In these panes, each flaw and bubble is a seed.
The porch door latch, rusted, snaps off
in my fingers. I walk down steps
carved into limestone;
scrub-brush and rosemary hang down the terraces
to the Adriatic’s crumbling foam.
And she is sitting in the untended garden,
the angel of memory, her bare back shines;
at her nape, parted hair lifts wings.
An eddying yellow butterfly perches
on her arm and presses open its double page;
I have forgotten what I came to say.
My shadow lengthens toward her, rapt,
pierced with small stones and grasses,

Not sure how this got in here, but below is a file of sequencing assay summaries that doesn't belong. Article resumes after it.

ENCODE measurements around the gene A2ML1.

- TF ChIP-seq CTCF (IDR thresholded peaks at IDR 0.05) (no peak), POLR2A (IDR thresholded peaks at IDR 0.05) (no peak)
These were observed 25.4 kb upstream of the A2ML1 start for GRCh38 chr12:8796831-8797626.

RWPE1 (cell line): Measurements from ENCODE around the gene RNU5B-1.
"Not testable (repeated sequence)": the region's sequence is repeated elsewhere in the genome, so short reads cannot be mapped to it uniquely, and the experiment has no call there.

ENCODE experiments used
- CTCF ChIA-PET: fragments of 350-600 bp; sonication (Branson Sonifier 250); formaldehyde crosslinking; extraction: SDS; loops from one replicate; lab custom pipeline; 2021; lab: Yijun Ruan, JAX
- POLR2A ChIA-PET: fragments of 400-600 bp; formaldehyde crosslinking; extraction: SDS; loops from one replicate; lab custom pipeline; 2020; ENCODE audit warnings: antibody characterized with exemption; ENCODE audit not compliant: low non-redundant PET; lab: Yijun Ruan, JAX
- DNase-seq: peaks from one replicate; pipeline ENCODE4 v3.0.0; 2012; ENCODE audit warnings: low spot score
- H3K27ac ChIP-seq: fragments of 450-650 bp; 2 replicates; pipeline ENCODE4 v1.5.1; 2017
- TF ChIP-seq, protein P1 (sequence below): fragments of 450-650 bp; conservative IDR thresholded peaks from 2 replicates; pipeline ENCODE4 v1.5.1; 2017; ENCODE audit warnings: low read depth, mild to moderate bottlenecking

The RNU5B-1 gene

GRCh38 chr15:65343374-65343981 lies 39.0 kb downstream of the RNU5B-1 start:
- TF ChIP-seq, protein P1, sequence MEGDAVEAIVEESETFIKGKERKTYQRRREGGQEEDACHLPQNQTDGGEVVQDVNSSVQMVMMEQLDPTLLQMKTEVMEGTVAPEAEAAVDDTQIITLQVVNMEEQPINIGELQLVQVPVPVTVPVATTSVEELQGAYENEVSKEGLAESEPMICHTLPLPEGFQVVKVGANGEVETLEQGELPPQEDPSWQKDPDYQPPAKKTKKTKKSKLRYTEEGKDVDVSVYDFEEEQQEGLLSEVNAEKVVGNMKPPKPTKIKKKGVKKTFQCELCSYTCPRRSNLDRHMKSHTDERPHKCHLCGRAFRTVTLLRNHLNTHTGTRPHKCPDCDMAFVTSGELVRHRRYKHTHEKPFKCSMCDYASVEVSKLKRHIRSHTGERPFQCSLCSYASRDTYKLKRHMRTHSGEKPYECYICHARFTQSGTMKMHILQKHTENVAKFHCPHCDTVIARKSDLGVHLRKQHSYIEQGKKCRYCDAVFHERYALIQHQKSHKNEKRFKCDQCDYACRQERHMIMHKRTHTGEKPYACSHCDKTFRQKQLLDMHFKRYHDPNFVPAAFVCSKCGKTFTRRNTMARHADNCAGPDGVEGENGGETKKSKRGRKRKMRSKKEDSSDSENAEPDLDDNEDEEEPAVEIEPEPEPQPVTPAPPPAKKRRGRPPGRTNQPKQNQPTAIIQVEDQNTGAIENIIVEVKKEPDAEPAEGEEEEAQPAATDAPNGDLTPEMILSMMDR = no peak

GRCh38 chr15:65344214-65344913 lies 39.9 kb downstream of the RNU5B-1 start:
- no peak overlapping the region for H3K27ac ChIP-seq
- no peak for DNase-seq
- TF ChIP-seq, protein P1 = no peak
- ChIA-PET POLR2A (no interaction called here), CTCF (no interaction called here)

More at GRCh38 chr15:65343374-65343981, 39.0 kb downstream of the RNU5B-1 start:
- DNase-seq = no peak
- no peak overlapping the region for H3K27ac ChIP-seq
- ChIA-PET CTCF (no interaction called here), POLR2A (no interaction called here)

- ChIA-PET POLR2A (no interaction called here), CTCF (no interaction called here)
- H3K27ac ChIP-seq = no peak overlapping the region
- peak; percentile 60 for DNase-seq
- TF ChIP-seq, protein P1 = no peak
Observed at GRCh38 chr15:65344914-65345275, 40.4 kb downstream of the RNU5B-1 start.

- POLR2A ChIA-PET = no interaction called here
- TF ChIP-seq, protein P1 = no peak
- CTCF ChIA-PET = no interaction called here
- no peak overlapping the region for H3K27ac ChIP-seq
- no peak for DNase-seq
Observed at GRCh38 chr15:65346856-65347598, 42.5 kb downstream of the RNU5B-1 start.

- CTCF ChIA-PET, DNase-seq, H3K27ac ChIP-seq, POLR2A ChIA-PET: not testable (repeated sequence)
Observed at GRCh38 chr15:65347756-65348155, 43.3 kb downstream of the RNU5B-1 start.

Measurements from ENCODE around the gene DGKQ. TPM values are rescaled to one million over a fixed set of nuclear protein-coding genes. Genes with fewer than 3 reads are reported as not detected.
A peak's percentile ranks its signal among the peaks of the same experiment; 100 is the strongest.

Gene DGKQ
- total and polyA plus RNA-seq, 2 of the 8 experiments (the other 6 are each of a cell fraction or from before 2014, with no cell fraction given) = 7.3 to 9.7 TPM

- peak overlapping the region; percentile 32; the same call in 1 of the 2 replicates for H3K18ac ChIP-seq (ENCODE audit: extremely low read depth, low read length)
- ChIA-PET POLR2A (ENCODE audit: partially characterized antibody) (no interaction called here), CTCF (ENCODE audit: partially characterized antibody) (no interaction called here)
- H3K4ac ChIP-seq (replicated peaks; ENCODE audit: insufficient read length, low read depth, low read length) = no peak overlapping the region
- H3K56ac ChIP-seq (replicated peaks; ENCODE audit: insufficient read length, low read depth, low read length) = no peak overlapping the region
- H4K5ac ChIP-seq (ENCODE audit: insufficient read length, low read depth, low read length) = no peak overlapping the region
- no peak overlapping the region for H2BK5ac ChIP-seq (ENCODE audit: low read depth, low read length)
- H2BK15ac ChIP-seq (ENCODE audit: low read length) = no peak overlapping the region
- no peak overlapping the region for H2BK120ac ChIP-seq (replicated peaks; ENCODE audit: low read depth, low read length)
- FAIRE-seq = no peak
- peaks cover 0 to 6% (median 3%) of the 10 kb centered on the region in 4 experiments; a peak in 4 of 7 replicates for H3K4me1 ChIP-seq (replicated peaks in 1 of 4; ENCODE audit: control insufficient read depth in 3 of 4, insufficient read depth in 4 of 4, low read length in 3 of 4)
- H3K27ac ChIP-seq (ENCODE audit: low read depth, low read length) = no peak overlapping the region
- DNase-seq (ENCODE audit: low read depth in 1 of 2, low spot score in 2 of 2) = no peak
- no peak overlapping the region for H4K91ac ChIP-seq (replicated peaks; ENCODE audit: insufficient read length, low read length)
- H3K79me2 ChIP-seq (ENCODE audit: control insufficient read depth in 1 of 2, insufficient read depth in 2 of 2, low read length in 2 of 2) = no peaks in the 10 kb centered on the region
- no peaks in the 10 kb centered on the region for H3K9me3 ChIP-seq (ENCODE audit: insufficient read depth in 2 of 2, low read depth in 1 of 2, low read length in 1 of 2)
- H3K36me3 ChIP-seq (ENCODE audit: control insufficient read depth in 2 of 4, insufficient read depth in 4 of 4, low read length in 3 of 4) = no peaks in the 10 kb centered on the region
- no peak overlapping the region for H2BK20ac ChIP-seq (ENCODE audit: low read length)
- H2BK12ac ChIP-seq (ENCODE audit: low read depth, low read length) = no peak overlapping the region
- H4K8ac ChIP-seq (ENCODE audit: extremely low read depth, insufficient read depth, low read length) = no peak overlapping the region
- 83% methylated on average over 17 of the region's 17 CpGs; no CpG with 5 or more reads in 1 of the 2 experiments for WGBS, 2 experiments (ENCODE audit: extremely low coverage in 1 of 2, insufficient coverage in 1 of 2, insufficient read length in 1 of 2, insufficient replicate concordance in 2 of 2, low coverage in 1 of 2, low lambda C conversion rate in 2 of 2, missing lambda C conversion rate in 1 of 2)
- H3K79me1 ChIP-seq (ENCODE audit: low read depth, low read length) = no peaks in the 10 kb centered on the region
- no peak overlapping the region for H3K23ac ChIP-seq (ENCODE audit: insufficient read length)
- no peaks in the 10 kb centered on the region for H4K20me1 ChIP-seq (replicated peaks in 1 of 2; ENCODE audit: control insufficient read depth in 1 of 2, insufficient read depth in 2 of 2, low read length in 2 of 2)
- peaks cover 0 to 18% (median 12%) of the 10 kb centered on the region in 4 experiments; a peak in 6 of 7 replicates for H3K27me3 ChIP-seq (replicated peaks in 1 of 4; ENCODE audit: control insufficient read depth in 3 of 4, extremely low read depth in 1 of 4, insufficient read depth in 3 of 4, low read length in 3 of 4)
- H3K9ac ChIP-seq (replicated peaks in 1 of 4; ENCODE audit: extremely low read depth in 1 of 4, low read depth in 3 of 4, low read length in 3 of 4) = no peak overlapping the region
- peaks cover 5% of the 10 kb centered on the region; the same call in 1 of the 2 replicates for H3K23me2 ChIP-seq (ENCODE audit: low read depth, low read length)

but she will not turn, looking out
to an old sea, a vast plateau of static.
Sharona Ben-Tov Muir won first prize this year in the National Poetry Competition. Her work appears in Yale Review, Ironwood, Missouri Review and Southern Poetry Review. She has a Master’s in creative writing from Boston University and currently lives in Palo Alto, California. (1982)